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Thursday 24 Aug 2017 | 09:50 | SYDNEY

The costs of overreacting to terrorism

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7 January 2011 14:54

Rodger Shanahan's post on 'econo-terrorism' focuses mainly on the more literal definition of that term — al Qaeda's attempts to damage its enemies economically by striking targets such as oil infrastructure. But Rodger also notes a more indirect form of econo-terrorism, one designed not so much to disrupt economic activity itself, but to force the West into expensive countermeasures.

By that standard, almost every terrorist episode meets the definition of econo-terrorism, since each new attack seems to provoke renewed efforts to strengthen security (even if the attack fails — this guy is why you now need to take your shoes off at airport security, and this is why you can't take liquids onboard).

Needless to say, this is extremely costly, not only in the direct sense of paying for more security guards, cameras, scanners, etc. But also in the myriad ways it slows down our economies. Then there's the opportunity cost: what productive use could have been found for the resources now used on security' It's worth quoting American scholar John Mueller at length here, noting that this paper was written in 2005, meaning the spending figures he cites would be still more jaw-dropping today:

The direct economic losses of 9/11 amounted to tens of billions of dollars, but the economic costs in the United States of the much enhanced security runs several times that. The yearly budget for the Office of Homeland Security, for example, is approaching US$50 billion per year while state and local governments spend additional billions. The costs to the tourism and airline industry have also been monumental: indeed, three years after September 2001, domestic airline flights in the United States were still 7 percent below their pre-9/11 levels, and one estimate suggests that the economy lost 1.6 million jobs in 2001 alone, mostly in the tourism industry. The United States now spends fully US$4 billion a year on airline passenger screenings alone. Moreover, safety measures carry additional consequences: economist Roger Congleton calculates that strictures effectively requiring people to spend an additional half-hour in airports cost the American economy US$15 billion per year while, in comparison, total airline profits in the 1990s never exceeded US$5.5 billion per year. The reaction to the anthrax attacks will cost the United States Post Office alone some five billion dollars--that is, one billion for every fatality inflicted by the terrorist. Various 9/11-induced restrictions on visas have constricted visits and residencies of scientists, engineers, and businesspeople so vital to the American economy, restrictions that, some predict, will dampen economic growth in a few years.

The reaction to 9/11 has even claimed more--far more--human lives than were lost in the terrorist attacks. Out of fear, many people canceled airline trips and consequently traveled more by automobile than by airline after the event, and one study has concluded that over 1000 people died in automobile accidents in 2001 alone between September 11 and December 31 because of this. If a small percentage of the 100,000-plus road deaths subsequent to 2001 occurred to people who were driving because they feared to fly, the number of Americans who have perished in overreaction to 9/11 in automobile accidents alone could well surpass the number who were killed by the terrorists on that terrible day. Moreover, the reaction to 9/11 included two wars that are yet ongoing--one in Afghanistan, the other in Iraq--neither of which would have been politically possible without 9/11. The number of Americans--civilian and military--who have died thus far in those ventures probably comes close to the number killed on September 11. Moreover, the best estimates are that the war in Iraq resulted in the deaths of 100,000 Iraqis during its first 18 months alone. This could represent more fatalities than were inflicted by all terrorism, domestic and international, over the last century.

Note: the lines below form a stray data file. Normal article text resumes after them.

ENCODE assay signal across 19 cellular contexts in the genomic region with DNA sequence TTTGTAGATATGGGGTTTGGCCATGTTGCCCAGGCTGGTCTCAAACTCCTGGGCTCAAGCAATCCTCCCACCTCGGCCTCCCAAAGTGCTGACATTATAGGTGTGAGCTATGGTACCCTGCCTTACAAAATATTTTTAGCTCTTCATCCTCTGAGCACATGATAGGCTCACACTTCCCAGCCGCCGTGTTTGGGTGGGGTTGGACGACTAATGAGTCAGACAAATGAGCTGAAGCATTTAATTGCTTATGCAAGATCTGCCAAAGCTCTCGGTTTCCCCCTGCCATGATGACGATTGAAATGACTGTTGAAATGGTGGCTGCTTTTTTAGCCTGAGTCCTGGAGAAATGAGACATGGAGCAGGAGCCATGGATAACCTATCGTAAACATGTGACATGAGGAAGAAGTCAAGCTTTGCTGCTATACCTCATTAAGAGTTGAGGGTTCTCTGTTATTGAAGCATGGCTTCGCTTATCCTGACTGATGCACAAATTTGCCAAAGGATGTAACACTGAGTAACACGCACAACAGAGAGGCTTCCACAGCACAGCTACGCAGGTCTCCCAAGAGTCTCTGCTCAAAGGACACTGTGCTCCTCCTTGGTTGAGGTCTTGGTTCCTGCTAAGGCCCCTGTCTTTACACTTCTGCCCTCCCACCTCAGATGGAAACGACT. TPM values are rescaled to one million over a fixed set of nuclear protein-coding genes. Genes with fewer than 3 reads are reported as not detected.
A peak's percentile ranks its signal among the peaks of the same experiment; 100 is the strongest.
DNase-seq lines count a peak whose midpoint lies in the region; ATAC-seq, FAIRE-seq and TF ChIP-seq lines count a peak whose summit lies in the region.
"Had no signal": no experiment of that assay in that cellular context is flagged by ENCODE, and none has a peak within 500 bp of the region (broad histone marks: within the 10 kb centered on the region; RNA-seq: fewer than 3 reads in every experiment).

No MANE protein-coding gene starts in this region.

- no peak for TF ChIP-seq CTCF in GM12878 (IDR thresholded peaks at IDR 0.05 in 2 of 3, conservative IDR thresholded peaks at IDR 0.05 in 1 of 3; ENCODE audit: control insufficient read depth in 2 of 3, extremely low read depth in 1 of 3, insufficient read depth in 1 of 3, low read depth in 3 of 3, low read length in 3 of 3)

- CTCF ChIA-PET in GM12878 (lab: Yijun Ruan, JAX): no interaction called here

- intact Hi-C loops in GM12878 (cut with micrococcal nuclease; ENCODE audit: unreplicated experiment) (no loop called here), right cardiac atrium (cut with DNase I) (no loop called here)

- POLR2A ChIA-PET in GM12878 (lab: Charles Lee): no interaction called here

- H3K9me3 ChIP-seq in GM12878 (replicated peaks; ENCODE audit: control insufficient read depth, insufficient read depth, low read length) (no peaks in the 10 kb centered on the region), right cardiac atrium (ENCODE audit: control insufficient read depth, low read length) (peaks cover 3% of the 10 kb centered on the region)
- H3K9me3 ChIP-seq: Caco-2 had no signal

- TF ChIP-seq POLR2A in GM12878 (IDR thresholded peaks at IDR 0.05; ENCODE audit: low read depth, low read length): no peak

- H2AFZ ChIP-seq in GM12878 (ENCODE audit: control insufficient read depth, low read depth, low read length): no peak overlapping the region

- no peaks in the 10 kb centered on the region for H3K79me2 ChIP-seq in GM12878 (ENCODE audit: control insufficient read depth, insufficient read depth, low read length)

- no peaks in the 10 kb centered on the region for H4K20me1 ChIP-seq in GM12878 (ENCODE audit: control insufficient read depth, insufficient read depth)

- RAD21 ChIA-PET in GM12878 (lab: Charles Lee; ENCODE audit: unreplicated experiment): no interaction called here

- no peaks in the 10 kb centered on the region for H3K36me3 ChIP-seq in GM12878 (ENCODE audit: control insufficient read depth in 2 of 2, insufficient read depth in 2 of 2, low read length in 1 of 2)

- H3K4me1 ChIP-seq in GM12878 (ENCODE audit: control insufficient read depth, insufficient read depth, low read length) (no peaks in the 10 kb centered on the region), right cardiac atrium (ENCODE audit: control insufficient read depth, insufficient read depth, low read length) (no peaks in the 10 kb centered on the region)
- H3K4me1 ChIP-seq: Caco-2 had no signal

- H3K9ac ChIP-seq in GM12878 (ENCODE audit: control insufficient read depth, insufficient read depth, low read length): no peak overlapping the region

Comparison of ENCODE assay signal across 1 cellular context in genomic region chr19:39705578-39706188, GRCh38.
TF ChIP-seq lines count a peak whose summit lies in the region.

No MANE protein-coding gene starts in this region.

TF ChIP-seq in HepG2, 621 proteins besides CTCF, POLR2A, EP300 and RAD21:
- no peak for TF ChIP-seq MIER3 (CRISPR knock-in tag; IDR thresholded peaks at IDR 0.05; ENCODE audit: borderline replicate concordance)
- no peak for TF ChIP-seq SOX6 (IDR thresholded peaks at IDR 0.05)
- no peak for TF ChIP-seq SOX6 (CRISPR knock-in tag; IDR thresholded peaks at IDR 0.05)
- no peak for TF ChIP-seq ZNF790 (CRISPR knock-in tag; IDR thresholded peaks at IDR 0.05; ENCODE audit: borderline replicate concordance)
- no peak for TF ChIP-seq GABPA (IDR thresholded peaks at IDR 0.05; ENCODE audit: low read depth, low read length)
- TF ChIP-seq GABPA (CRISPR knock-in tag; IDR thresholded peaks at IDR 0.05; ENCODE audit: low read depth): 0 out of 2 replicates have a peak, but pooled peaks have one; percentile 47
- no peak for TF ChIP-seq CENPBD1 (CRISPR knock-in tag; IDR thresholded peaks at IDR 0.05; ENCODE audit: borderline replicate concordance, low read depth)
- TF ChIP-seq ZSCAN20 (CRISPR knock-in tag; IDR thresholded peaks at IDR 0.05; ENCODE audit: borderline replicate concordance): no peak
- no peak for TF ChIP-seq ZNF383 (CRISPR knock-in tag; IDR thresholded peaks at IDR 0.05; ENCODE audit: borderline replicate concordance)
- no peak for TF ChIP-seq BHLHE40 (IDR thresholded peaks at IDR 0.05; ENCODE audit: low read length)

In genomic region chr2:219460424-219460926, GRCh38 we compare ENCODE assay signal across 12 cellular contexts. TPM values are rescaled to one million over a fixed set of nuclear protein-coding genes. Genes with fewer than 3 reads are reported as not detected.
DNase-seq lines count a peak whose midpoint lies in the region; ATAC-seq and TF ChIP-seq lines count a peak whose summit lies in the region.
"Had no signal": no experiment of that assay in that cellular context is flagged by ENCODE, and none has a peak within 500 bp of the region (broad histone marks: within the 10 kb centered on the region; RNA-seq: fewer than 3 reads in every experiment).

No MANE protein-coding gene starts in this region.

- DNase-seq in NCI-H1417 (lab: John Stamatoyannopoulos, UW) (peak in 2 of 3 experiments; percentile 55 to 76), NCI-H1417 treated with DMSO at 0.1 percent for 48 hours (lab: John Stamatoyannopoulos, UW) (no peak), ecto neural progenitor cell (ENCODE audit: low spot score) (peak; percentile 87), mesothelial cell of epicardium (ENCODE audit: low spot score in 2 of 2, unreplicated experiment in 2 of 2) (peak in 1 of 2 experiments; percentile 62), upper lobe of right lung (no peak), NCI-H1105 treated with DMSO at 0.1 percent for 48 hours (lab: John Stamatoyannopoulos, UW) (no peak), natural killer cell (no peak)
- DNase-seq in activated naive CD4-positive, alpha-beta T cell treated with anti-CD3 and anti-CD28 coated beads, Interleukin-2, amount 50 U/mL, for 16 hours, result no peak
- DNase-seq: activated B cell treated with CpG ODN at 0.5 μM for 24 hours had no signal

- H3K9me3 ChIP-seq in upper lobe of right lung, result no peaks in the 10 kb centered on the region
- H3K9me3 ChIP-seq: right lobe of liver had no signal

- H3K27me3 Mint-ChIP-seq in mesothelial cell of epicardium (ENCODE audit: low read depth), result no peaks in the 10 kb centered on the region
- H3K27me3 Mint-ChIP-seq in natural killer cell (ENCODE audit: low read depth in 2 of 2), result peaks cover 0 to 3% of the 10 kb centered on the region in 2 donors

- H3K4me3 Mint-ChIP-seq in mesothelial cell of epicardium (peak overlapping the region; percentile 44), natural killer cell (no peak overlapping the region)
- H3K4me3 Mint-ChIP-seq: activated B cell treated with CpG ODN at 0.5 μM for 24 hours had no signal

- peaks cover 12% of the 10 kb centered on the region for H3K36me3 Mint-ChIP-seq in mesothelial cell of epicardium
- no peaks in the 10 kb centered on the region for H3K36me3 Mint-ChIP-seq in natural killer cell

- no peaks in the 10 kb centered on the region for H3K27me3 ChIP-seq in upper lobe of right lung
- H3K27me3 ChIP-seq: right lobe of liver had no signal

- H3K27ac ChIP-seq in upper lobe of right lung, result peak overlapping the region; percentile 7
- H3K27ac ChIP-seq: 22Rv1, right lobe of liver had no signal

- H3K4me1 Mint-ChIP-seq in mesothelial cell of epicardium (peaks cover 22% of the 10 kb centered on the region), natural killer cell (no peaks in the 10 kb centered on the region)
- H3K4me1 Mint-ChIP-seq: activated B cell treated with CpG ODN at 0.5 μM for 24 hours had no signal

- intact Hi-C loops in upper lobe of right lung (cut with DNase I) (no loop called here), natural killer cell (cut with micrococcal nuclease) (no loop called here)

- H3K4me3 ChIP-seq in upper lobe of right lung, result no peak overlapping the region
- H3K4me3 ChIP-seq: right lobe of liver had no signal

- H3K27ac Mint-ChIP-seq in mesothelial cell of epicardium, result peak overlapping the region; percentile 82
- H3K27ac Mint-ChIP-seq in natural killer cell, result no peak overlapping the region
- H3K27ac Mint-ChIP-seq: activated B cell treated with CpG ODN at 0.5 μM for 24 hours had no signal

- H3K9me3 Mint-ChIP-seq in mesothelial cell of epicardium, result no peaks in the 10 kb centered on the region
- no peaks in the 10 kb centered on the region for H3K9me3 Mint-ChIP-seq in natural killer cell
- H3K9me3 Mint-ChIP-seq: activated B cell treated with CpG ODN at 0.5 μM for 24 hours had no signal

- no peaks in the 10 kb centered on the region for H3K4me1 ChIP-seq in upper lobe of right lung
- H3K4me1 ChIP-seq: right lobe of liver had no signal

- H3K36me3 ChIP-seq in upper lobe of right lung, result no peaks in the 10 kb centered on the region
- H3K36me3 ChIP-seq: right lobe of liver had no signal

In addition, there have been great opportunity costs: the enormous sums of money being spent to deal with this threat have in part been diverted from other, possibly more worthy, endeavors. Some of the money doubtless would have been spent on similar ventures under earlier budgets, and much of it likely has wider benefits than simply securing the country against a rather limited threat. But much of it, as well, has very likely been pulled away from programs that do much good. Thus, in an exercise in what one analyst has called "security theater," the American government after 2001 spent extravagantly and wastefully on a perishable anthrax vaccine while letting itself become undersupplied with influenza vaccine. And the country's obsessive focus on terrorism after 9/11 resulted in severe funding distortions: almost 75 percent of the appropriations for first responders went for terrorism rather than for natural disasters, and US$2 billion was made available in grants to improve preparedness for terrorism but only US$180 million for natural disasters.

As Clark Chapman and Alan Harris put it, "our nation's priorities remain radically torqued toward homeland defense and fighting terrorism at the expense of objectively greater societal needs." Or, in the words of risk analyst David Banks, "If terrorists force us to redirect resources away from sensible programs and future growth, in order to pursue unachievable but politically popular levels of domestic security, then they have won an important victory that mortgages our future.

Photo by Flickr user plugimi.

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